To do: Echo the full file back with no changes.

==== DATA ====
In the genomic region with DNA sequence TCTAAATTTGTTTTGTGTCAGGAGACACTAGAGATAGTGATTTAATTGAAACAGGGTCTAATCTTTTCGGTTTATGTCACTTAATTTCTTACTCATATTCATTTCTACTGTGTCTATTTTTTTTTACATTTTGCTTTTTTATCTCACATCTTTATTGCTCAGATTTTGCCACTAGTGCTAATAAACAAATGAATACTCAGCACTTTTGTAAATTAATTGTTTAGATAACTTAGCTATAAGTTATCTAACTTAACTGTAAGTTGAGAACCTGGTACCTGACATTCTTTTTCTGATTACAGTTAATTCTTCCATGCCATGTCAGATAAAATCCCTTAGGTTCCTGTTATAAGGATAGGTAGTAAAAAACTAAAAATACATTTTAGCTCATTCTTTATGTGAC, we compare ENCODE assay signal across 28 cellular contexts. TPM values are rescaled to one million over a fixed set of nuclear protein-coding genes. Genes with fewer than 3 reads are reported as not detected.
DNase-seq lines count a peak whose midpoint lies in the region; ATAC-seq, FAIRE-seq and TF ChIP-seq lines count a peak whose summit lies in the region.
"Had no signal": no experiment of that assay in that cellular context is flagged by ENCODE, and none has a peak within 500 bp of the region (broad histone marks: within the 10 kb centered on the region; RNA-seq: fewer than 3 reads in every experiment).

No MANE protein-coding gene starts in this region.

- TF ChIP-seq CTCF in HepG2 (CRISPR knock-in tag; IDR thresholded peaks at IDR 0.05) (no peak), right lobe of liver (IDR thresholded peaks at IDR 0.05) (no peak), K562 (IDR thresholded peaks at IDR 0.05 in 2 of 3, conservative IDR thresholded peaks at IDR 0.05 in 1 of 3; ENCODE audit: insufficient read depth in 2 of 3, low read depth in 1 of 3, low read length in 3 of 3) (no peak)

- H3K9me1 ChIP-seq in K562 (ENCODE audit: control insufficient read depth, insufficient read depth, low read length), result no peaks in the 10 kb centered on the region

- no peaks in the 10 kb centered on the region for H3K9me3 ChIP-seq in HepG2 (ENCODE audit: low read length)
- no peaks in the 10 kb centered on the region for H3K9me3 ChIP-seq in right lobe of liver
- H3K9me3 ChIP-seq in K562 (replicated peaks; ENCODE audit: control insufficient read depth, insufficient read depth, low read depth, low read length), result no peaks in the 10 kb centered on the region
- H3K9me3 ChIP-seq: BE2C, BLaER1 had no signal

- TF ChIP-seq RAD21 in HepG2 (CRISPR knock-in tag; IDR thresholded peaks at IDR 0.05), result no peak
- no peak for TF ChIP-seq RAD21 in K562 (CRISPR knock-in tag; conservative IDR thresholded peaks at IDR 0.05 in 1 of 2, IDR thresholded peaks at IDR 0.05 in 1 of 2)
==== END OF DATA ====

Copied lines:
In the genomic region with DNA sequence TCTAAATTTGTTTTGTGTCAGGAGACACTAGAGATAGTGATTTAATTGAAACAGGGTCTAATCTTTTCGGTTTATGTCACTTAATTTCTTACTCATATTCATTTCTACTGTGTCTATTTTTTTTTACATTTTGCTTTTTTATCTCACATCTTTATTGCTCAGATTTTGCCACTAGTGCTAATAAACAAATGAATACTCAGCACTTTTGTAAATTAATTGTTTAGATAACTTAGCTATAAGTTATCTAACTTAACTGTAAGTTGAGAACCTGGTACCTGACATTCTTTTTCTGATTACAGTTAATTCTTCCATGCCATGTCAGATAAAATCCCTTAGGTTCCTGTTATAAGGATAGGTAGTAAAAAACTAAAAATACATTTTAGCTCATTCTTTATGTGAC, we compare ENCODE assay signal across 28 cellular contexts. TPM values are rescaled to one million over a fixed set of nuclear protein-coding genes. Genes with fewer than 3 reads are reported as not detected.
DNase-seq lines count a peak whose midpoint lies in the region; ATAC-seq, FAIRE-seq and TF ChIP-seq lines count a peak whose summit lies in the region.
"Had no signal": no experiment of that assay in that cellular context is flagged by ENCODE, and none has a peak within 500 bp of the region (broad histone marks: within the 10 kb centered on the region; RNA-seq: fewer than 3 reads in every experiment).

No MANE protein-coding gene starts in this region.

- TF ChIP-seq CTCF in HepG2 (CRISPR knock-in tag; IDR thresholded peaks at IDR 0.05) (no peak), right lobe of liver (IDR thresholded peaks at IDR 0.05) (no peak), K562 (IDR thresholded peaks at IDR 0.05 in 2 of 3, conservative IDR thresholded peaks at IDR 0.05 in 1 of 3; ENCODE audit: insufficient read depth in 2 of 3, low read depth in 1 of 3, low read length in 3 of 3) (no peak)

- H3K9me1 ChIP-seq in K562 (ENCODE audit: control insufficient read depth, insufficient read depth, low read length), result no peaks in the 10 kb centered on the region

- no peaks in the 10 kb centered on the region for H3K9me3 ChIP-seq in HepG2 (ENCODE audit: low read length)
- no peaks in the 10 kb centered on the region for H3K9me3 ChIP-seq in right lobe of liver
- H3K9me3 ChIP-seq in K562 (replicated peaks; ENCODE audit: control insufficient read depth, insufficient read depth, low read depth, low read length), result no peaks in the 10 kb centered on the region
- H3K9me3 ChIP-seq: BE2C, BLaER1 had no signal

- TF ChIP-seq RAD21 in HepG2 (CRISPR knock-in tag; IDR thresholded peaks at IDR 0.05), result no peak
- no peak for TF ChIP-seq RAD21 in K562 (CRISPR knock-in tag; conservative IDR thresholded peaks at IDR 0.05 in 1 of 2, IDR thresholded peaks at IDR 0.05 in 1 of 2)